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One reader writes: “I have a worksheet with two or three screens of data. I can easily grab the vertical scroll bar and move to the top or bottom of the data set. Something happened, and now the huge scroll-bar slider (Figure 1) has become really tiny. Further, if I move it just one pixel, instead of jumping to the next screen of data, Excel will move to row 4500.”

Fig. 1

This can happen if someone presses End+Down Arrow key to move to row 1038718 (see below).

Fig. 2

You can often restore the size of the slider by moving it completely to the top of the spreadsheet. If this does not work, then there is one rogue cell way below your data that has become activated. Perhaps someone pressed the space bar or applied text formatting, etc. Follow these steps:

  • Note the last row that you believe to contain data.
  • Press the End key and then press the Home key. Excel will jump to the intersection of the last active row and the last active column. This row is usually way beyond the row that you believe to be the last row.
  • Delete all rows from the bottom of your data set to the rogue last row.
  • Save the workbook. The scroll-bar slider will return to full size.

Saving the workbook is the key. Even after you delete the extra rows, Excel will not restore the size of the workbook. In past editions of Excel, copying the worksheet was enough, but in Excel 2007, the scroll bar will not resize until you save the workbook.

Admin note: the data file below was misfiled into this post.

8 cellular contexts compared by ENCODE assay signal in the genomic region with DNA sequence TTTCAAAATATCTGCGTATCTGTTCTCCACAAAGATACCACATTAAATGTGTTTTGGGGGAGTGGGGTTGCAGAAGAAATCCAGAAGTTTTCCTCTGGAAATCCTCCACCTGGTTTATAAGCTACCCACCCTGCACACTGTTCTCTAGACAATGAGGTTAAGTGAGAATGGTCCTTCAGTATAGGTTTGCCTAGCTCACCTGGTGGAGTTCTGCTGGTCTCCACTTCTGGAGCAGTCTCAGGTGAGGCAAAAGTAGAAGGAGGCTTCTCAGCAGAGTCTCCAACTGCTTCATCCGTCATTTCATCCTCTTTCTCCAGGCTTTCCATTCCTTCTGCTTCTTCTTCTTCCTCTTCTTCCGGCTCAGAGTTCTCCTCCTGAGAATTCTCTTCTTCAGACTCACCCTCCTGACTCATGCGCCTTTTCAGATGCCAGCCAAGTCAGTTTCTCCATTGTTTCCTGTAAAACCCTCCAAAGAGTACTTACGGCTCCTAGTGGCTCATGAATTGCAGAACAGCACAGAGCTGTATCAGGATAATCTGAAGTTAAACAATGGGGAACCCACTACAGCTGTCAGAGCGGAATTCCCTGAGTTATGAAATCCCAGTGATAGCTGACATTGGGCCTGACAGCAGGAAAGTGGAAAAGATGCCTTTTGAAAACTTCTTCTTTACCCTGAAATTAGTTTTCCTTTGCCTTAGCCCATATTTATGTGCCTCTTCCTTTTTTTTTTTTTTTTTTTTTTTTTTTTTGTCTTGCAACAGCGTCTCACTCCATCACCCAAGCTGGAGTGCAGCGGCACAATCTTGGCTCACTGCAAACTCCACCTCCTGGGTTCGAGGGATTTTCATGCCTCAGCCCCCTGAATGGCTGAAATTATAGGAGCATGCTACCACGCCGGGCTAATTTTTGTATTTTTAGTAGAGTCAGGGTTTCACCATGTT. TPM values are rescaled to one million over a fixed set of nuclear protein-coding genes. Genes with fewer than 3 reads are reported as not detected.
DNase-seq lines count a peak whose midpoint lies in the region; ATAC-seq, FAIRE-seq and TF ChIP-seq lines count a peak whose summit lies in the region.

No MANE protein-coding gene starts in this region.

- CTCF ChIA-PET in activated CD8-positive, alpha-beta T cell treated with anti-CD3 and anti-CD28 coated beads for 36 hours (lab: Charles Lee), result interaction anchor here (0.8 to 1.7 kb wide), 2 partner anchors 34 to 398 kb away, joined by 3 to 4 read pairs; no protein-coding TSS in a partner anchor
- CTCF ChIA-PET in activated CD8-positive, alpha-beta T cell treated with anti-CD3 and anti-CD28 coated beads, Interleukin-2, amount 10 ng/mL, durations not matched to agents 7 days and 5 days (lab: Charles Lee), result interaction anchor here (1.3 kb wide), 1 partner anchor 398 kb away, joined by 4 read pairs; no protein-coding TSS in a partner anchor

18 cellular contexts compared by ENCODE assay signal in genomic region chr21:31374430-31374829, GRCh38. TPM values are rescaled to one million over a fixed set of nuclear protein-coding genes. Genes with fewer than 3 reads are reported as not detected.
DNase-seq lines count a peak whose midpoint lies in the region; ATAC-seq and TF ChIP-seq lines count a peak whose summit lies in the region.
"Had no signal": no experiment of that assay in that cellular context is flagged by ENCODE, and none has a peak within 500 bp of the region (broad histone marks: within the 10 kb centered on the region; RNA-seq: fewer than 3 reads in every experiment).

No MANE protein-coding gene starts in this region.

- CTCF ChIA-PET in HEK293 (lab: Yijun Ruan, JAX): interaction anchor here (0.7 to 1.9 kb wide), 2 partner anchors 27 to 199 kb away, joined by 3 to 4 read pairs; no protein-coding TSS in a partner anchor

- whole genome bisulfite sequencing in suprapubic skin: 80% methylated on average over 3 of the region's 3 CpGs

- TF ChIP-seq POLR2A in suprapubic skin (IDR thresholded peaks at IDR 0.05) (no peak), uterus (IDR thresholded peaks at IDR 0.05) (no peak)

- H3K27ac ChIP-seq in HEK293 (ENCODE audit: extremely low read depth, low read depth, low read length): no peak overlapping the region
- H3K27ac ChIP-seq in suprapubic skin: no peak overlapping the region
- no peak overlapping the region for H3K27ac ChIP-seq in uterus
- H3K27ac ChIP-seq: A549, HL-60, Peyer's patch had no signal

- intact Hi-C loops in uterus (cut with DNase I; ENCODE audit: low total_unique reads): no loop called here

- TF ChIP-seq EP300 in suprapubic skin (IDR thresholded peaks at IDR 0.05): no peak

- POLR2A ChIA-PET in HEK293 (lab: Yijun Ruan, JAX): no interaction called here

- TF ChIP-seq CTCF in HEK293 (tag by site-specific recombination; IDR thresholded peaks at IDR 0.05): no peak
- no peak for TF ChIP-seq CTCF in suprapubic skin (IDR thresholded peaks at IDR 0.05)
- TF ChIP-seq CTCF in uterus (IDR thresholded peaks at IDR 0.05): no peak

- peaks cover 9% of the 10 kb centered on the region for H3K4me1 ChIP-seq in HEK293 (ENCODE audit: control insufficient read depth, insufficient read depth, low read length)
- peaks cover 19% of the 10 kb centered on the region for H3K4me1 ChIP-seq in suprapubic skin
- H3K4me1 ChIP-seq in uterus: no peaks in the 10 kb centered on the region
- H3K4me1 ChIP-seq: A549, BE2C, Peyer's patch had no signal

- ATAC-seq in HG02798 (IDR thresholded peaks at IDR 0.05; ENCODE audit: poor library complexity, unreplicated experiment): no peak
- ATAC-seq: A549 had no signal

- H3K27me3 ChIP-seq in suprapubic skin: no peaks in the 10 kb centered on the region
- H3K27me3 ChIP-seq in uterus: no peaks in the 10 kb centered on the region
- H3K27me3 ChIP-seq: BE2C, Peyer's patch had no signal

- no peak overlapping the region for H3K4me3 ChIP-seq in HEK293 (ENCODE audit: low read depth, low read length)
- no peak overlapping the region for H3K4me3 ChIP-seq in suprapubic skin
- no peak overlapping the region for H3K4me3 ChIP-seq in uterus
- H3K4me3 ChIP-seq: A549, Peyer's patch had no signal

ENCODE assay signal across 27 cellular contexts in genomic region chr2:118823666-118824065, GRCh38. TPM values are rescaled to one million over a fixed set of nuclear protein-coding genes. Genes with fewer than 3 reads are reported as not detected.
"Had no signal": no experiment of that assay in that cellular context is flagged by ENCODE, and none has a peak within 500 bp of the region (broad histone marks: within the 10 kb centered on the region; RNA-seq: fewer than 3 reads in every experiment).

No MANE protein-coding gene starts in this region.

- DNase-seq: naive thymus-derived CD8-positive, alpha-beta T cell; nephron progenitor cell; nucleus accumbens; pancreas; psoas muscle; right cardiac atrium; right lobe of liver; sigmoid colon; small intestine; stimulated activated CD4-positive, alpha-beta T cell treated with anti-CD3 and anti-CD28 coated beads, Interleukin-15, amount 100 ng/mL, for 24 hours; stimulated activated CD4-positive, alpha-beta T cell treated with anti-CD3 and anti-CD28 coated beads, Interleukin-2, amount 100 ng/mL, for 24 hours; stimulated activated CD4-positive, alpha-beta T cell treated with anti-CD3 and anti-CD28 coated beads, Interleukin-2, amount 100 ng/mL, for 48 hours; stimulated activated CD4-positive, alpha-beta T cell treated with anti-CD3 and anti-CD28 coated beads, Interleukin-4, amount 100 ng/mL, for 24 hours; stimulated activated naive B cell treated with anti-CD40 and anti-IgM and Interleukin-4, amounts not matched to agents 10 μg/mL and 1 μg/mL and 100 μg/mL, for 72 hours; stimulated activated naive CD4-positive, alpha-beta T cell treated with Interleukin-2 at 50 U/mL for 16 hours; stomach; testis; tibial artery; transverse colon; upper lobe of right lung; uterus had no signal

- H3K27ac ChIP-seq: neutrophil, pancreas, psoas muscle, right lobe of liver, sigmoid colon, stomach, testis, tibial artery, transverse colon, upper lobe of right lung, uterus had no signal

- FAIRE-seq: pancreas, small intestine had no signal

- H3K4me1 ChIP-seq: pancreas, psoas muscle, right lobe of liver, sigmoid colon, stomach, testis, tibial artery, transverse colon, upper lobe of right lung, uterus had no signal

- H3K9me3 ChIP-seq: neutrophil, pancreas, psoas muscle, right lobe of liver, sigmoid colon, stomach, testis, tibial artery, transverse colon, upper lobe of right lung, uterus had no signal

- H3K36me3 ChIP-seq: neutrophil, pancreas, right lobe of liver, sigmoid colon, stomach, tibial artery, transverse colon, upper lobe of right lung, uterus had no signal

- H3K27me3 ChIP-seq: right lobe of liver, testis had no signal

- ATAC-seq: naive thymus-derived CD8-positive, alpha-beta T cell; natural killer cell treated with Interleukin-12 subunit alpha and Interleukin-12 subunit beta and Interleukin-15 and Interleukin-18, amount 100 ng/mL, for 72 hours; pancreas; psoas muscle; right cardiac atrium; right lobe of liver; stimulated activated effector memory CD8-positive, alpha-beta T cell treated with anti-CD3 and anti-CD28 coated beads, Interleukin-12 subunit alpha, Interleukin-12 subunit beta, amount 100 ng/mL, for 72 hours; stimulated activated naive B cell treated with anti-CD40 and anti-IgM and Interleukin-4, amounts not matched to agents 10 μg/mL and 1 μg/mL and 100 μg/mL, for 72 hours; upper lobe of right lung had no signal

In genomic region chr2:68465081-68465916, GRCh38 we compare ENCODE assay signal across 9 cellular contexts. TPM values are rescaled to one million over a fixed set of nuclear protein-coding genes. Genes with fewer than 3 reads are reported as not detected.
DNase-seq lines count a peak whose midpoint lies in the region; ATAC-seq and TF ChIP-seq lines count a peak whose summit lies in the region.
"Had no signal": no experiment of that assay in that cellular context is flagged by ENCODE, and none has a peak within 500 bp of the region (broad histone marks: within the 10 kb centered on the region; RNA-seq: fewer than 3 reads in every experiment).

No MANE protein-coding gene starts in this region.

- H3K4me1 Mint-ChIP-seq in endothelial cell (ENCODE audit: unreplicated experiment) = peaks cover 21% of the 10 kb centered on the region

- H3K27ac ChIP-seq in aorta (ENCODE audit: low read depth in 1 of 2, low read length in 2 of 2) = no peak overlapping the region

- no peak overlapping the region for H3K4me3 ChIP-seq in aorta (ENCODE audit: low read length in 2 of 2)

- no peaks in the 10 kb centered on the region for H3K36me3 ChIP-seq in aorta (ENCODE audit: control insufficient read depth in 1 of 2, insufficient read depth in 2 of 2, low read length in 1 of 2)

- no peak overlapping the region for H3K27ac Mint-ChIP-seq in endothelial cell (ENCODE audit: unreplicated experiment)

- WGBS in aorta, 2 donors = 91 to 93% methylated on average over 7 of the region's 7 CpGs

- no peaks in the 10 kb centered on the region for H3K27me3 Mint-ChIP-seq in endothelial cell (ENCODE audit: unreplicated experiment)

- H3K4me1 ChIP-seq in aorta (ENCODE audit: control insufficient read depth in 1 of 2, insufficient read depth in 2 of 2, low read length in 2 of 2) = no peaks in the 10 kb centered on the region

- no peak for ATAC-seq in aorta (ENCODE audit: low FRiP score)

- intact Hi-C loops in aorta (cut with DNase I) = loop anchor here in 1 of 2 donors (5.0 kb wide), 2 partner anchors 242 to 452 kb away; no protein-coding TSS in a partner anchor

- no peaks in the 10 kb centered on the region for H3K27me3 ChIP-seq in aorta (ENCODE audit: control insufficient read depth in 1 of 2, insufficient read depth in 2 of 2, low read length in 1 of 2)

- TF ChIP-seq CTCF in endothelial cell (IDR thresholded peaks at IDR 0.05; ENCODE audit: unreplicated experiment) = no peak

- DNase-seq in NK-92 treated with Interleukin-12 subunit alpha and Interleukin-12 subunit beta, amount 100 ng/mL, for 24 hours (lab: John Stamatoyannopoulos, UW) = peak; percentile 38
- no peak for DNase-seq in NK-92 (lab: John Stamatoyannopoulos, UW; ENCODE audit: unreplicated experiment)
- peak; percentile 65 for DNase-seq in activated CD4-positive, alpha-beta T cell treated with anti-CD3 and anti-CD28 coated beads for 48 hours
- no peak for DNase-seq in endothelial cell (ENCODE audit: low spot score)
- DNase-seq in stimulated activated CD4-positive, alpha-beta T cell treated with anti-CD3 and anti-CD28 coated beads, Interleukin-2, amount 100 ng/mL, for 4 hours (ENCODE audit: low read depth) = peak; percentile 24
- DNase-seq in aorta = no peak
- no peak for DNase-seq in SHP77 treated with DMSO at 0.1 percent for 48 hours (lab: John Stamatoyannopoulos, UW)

CFO contributor and founder of MrExcel.com Bill Jelen is the author of 33 books about Microsoft Excel. His latest book, Learn Excel 2007-2010 from MrExcel, contains solutions to 512 mysteries like this one. Bill’s next webcast on CFO.com is “Using Excel for Advanced Financial Data Analysis,” airing on Tuesday, October 11.

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17 responses to “Honey, I Shrunk the Scroll-Bar Slider in Excel”

  1. Deleting all excess rows and columns and saving usually works. I have one that it doesn’t. Scroll bar still thinks the last row is the previous, even though all content has deleted using shift-ctrl-end followed by “row delete” and “column delete” on both rows and columns.

  2. Try Alt+F11 to open Visual Basic.
    Ctrl+G to open the immediate box at the bottom.
    And then copy in this:
    and press enter.
    That should redefine the scroll bar size as the same as where Ctrl+End takes you, which should be the last active cell.

  3. I had the same challenge with the scrollbar resolution. None of the solutions offered here worked, sadly. I did however find the cause of my issue when I created a new worksheet, then did a copy/paste values, then repeating for formulas, formats, validation and finally comments. At the end of it all I still have the same scrollbar situation. But, after some trial and error I discovered that the scrollbars were perfect after each copy/paste until I did the copy/paste comments. It was at that point the scrollbar resolution went bad.

    I found some code by Greg Truby (posted on Mr. Excel) and adjusted it to do a single active worksheet so I didn’t have to recreate each worksheet.

    Sub ClearCommentsThisSheet()
    Dim ws As Worksheet, cmt As Comment
    Set ws = ActiveSheet
    For Each cmt In ws.Comments
    Next cmt
    End Sub

    • Thanks for you post Tim Hief, you’re an absolute legend ! I was having the same problem and spent hours trying to understand why the scrollbar was not resizing accordingly to the UsedRange. In the end it turned out to be because of the comments. Getting rid of them sorted all my problems out.

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